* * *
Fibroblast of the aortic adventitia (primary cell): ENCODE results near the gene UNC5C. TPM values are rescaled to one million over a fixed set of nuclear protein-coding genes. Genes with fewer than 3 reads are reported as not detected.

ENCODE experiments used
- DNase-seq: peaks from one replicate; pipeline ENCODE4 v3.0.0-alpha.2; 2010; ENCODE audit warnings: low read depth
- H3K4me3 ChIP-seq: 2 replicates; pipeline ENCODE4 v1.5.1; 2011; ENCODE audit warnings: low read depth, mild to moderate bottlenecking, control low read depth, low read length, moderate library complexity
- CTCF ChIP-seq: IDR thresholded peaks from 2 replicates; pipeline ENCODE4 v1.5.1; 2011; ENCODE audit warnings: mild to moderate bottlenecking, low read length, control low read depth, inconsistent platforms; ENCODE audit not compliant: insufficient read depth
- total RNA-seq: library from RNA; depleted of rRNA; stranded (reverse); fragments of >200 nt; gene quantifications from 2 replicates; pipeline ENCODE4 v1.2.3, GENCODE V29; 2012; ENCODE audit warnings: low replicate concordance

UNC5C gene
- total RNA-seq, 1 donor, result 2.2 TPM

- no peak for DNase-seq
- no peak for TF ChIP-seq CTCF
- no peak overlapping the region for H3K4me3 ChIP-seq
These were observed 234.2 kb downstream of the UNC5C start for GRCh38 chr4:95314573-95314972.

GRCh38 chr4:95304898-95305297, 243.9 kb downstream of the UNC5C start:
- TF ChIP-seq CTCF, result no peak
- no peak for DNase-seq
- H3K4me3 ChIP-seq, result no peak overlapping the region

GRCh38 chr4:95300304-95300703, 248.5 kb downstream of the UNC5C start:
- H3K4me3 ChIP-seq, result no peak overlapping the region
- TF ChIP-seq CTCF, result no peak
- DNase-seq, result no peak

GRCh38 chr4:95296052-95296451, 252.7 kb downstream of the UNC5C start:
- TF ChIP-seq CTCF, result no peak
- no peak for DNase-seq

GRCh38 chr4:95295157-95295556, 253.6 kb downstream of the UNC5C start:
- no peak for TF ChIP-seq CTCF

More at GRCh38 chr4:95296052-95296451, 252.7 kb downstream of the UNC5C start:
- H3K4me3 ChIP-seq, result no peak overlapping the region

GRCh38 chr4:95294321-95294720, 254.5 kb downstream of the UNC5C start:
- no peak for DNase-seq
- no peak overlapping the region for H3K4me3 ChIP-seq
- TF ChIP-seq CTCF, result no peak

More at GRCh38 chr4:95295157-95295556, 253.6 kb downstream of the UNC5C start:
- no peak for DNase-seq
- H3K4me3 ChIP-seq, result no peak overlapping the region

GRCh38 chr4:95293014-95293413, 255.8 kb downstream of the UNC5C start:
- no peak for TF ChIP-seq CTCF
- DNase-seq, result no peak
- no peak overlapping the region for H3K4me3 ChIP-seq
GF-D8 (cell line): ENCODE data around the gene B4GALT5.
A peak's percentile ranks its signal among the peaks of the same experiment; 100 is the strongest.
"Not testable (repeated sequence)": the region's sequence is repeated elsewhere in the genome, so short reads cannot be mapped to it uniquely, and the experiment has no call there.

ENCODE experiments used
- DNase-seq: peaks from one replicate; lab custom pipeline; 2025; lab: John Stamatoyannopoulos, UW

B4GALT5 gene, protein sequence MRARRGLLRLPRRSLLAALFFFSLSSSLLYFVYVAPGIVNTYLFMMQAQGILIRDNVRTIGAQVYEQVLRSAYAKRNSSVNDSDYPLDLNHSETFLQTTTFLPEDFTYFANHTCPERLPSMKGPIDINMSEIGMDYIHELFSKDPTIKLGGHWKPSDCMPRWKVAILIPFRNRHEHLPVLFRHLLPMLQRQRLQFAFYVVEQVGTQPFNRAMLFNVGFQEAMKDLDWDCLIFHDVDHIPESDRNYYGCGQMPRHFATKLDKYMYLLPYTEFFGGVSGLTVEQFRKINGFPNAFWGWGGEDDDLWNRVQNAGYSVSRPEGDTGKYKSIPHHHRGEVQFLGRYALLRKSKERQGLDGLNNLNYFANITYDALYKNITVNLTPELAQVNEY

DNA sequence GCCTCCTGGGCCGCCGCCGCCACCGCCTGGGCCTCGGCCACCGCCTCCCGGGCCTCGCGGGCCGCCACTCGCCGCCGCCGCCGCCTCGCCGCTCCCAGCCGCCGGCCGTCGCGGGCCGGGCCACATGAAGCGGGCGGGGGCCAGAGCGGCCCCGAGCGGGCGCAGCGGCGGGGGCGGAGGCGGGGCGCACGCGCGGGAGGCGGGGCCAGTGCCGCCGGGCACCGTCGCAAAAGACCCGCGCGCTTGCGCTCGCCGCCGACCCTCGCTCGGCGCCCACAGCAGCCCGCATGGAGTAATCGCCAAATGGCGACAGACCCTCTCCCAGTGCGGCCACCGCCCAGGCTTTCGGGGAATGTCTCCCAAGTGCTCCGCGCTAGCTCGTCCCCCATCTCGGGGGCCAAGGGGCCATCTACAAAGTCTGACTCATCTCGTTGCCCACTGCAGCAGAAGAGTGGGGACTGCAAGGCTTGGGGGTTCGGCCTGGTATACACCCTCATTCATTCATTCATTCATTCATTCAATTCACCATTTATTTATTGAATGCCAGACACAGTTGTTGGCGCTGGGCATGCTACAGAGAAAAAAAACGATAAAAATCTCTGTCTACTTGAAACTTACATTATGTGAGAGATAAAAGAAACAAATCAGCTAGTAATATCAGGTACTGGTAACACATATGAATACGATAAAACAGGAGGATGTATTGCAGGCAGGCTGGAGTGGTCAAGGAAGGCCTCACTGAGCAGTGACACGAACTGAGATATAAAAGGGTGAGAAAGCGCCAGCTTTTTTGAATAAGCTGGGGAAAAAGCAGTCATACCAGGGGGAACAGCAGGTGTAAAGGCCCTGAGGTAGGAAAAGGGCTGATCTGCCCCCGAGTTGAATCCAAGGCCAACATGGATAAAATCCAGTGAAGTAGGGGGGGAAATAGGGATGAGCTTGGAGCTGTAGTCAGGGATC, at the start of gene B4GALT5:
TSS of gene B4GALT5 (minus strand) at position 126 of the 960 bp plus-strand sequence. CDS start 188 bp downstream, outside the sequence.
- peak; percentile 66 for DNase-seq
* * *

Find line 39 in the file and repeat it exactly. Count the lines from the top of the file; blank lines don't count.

GF-D8 (cell line): ENCODE data around the gene B4GALT5.